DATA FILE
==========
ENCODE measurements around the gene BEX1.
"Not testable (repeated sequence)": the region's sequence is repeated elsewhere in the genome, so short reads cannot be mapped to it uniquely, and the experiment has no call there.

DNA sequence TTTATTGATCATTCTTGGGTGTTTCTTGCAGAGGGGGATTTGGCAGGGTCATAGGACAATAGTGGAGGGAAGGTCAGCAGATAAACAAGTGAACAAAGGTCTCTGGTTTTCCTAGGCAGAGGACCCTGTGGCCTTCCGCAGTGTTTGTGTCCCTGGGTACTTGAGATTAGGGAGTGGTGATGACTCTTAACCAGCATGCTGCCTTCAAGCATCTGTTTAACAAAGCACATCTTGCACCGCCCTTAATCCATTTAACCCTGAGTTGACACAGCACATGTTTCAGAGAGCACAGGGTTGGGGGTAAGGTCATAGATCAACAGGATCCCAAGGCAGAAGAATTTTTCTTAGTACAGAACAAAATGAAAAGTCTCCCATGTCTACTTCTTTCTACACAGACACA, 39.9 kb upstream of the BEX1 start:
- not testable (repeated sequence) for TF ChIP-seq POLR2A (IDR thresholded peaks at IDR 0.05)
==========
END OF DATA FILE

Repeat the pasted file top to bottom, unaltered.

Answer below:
ENCODE measurements around the gene BEX1.
"Not testable (repeated sequence)": the region's sequence is repeated elsewhere in the genome, so short reads cannot be mapped to it uniquely, and the experiment has no call there.

DNA sequence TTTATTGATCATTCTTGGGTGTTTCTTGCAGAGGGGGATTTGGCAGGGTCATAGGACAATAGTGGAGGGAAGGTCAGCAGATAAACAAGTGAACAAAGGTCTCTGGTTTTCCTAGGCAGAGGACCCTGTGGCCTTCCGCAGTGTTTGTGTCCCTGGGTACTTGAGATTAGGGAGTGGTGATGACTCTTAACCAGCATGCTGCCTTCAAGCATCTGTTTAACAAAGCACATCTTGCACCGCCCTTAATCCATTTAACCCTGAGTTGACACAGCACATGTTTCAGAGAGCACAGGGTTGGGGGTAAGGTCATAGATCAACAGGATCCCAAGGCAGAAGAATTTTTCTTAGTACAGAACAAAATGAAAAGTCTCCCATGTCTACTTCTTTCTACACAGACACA, 39.9 kb upstream of the BEX1 start:
- not testable (repeated sequence) for TF ChIP-seq POLR2A (IDR thresholded peaks at IDR 0.05)